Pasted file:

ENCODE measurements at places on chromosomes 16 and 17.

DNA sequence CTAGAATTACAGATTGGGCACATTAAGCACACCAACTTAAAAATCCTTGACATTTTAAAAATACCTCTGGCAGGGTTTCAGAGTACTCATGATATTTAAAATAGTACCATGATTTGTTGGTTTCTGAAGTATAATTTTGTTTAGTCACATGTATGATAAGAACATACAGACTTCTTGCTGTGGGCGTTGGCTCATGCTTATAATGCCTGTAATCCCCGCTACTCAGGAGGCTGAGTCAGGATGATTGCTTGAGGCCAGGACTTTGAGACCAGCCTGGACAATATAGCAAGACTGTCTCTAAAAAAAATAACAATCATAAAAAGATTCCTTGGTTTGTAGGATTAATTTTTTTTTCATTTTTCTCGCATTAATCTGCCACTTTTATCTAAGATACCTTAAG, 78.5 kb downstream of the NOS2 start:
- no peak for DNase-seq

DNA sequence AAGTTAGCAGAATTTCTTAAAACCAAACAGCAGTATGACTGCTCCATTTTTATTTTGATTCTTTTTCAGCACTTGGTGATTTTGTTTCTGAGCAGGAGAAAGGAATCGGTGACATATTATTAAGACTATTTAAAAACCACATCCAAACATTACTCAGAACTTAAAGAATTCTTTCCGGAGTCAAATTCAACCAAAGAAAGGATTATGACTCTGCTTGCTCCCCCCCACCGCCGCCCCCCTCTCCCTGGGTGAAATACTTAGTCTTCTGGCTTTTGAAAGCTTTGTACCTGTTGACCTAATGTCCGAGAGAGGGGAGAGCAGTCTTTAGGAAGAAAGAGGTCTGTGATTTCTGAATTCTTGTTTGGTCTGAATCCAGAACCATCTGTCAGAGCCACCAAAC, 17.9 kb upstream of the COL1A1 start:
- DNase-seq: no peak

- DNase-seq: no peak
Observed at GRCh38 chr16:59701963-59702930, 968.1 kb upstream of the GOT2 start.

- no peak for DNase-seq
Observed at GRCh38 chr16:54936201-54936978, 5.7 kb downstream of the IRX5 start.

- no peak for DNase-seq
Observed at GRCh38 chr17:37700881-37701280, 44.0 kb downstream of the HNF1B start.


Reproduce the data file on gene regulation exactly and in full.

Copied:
ENCODE measurements at places on chromosomes 16 and 17.

DNA sequence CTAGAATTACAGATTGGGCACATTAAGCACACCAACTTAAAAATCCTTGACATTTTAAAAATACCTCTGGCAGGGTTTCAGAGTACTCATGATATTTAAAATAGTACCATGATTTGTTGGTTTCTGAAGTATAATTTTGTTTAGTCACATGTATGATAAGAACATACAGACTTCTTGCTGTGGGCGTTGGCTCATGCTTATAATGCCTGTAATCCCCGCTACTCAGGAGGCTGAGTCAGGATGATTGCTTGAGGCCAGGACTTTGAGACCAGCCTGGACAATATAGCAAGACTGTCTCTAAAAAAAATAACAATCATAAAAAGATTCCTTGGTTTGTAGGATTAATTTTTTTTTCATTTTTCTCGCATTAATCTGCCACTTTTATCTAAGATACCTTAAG, 78.5 kb downstream of the NOS2 start:
- no peak for DNase-seq

DNA sequence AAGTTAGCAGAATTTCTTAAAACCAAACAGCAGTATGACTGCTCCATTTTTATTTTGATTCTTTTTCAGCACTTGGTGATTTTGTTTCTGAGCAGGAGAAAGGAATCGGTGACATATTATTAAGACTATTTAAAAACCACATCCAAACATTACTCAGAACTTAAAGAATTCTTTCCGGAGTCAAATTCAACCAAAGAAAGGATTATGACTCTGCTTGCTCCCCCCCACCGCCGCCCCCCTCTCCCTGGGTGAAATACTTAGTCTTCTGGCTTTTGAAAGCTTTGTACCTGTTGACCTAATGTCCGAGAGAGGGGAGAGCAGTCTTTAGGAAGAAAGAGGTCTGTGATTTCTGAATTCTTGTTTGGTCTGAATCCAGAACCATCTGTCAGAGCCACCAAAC, 17.9 kb upstream of the COL1A1 start:
- DNase-seq: no peak

- DNase-seq: no peak
Observed at GRCh38 chr16:59701963-59702930, 968.1 kb upstream of the GOT2 start.

- no peak for DNase-seq
Observed at GRCh38 chr16:54936201-54936978, 5.7 kb downstream of the IRX5 start.

- no peak for DNase-seq
Observed at GRCh38 chr17:37700881-37701280, 44.0 kb downstream of the HNF1B start.